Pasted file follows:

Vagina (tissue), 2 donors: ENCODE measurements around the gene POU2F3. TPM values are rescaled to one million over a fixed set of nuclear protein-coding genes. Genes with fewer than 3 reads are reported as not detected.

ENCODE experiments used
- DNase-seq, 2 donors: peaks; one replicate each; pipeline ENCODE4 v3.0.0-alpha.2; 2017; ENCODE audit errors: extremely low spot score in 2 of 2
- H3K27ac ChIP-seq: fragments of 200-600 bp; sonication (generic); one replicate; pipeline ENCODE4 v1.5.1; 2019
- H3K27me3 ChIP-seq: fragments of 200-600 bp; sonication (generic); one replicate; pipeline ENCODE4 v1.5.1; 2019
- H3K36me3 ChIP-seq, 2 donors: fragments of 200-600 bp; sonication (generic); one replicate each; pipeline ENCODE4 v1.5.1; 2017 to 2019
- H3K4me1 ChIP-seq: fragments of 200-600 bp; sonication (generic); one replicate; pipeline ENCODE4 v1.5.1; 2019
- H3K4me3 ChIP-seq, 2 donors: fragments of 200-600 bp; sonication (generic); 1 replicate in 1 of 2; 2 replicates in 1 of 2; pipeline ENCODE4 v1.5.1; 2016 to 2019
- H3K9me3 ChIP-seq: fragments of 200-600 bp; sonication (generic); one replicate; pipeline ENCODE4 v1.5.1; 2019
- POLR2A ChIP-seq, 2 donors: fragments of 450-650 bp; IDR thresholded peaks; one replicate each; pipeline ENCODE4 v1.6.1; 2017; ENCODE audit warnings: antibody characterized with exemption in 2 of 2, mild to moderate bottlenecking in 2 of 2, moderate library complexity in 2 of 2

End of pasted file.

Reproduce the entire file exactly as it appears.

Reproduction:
Vagina (tissue), 2 donors: ENCODE measurements around the gene POU2F3. TPM values are rescaled to one million over a fixed set of nuclear protein-coding genes. Genes with fewer than 3 reads are reported as not detected.

ENCODE experiments used
- DNase-seq, 2 donors: peaks; one replicate each; pipeline ENCODE4 v3.0.0-alpha.2; 2017; ENCODE audit errors: extremely low spot score in 2 of 2
- H3K27ac ChIP-seq: fragments of 200-600 bp; sonication (generic); one replicate; pipeline ENCODE4 v1.5.1; 2019
- H3K27me3 ChIP-seq: fragments of 200-600 bp; sonication (generic); one replicate; pipeline ENCODE4 v1.5.1; 2019
- H3K36me3 ChIP-seq, 2 donors: fragments of 200-600 bp; sonication (generic); one replicate each; pipeline ENCODE4 v1.5.1; 2017 to 2019
- H3K4me1 ChIP-seq: fragments of 200-600 bp; sonication (generic); one replicate; pipeline ENCODE4 v1.5.1; 2019
- H3K4me3 ChIP-seq, 2 donors: fragments of 200-600 bp; sonication (generic); 1 replicate in 1 of 2; 2 replicates in 1 of 2; pipeline ENCODE4 v1.5.1; 2016 to 2019
- H3K9me3 ChIP-seq: fragments of 200-600 bp; sonication (generic); one replicate; pipeline ENCODE4 v1.5.1; 2019
- POLR2A ChIP-seq, 2 donors: fragments of 450-650 bp; IDR thresholded peaks; one replicate each; pipeline ENCODE4 v1.6.1; 2017; ENCODE audit warnings: antibody characterized with exemption in 2 of 2, mild to moderate bottlenecking in 2 of 2, moderate library complexity in 2 of 2